Michael Dorrmann. Eduard Arnhold (1849-1925): Eine biographische Studie zu Unternehmer- und Mäzenatentum im Deutschen Kaiserreich. Berlin: Akademie Verlag, 2002. 414 S. (gebunden), ISBN 978-3-05-003748-6.
Reviewed by Thomas Adam (University of Texas at Arlington)
Published on H-German (May, 2004)
Since the mid-1990s, German historians have produced several local studies on Maezenatentum (Berlin, Frankfurt am Main, Mannheim, etc.) and a small number of biographical studies such as the recent biography of James Simon. The book under review, though not without flaws, is a valuable contribution to this new and expanding field. Michael Dorrmann attempts to present a biographical study of an eminent Jewish-German philanthropist who invested financial means into social, cultural and scientific public institutions. Eduard Arnhold, a wealthy industrialist of Berlin, was involved in the Kaiser-Wilhelm-Gesellschaft zur Foerderung der Wissenschaften (KGW). He established, with the help of Wilhelm von Bode, an extensive private collection of modern art, which Dorrmann describes as being not yet museumsreif in the conservative and backwards-looking period of the Wilhelmine Empire (p. 122). Arnhold supported artists by handing out fellowships, purchasing art and financing art competitions, and thus became a Maecenas in the true meaning of the word. The most memorable achievement of Arnhold, however, was the donation of the Villa Massimo to the Prussian government in 1914. This artistic colony in Rome was to provide space and financing for twelve German artists each year to study Roman art and develop their own style. Last, but not least, Arnhold participated and contributed money to more than sixty Jewish and non-Jewish wohltaetige Vereine.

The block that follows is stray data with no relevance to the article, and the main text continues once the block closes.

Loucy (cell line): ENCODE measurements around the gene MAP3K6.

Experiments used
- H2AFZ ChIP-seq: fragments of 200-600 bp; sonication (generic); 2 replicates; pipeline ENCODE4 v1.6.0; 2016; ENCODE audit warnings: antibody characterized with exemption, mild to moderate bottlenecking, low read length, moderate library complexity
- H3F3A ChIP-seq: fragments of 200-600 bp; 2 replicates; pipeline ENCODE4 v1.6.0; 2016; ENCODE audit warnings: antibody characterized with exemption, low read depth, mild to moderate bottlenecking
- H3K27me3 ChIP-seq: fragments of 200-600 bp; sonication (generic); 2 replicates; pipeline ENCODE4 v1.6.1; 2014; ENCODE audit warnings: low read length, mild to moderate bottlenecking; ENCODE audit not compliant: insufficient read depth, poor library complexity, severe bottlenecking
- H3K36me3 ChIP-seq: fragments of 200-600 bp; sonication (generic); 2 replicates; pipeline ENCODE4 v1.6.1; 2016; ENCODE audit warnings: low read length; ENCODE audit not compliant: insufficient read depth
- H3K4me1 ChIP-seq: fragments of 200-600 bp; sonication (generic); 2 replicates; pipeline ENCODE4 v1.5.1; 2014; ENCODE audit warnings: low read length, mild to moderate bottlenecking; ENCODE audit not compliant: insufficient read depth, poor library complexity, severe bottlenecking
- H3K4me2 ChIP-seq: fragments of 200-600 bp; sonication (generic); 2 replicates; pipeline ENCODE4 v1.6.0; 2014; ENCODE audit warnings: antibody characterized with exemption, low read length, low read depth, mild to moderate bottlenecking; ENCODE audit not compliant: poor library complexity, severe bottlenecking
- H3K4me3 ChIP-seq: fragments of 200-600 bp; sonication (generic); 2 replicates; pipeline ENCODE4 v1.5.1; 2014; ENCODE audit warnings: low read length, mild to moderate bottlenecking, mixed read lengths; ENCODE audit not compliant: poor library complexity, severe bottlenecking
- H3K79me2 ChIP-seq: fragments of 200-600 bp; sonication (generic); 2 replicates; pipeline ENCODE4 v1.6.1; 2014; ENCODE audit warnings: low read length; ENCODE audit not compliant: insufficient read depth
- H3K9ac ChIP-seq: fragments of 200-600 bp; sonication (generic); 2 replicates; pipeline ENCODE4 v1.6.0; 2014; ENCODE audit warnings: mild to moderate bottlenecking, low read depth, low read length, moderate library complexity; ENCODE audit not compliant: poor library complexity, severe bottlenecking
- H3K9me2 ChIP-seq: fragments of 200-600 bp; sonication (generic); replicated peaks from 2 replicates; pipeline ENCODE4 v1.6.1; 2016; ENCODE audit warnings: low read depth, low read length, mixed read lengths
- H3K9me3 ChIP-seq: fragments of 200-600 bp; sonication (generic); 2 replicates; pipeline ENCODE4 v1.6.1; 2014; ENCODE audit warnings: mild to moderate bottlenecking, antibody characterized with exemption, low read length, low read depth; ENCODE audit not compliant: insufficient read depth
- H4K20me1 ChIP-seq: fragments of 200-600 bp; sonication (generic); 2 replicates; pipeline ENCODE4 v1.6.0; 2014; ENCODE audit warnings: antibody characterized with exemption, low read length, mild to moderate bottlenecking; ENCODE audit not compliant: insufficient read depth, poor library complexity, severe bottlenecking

The novelty of Dorrmann's book lies in the connection of an entrepreneur's biography with the study of the philanthropist. Most of the previous investigations into patronage and philanthropy have focused exclusively on the financial support of public institutions but have neglected to elaborate on the sources of the riches distributed by the philanthropists. Wealth and how it had been acquired determine whether and how industrialists invest money into public philanthropies. It is here that this study could have provided new insights. The author suggests that the way in which Eduard Arnhold achieved wealth and prosperity influenced his engagement in philanthropy. The reader, however, will search unsuccessfully for a discussion of this assumed connection. It remains open whether and how Arnhold's success as an entrepreneur influenced his decision to support scientific, social and cultural public institutions. When Arnhold's involvement in the KGW is described, the reader is left with the astonishing observation that Arnhold avoided receiving any personal and business benefits from the scientific research he helped to finance. This evaluation contradicts previous findings and interpretations of philanthropic activities in which a direct or indirect connection between philanthropic engagement and private benefit has been established.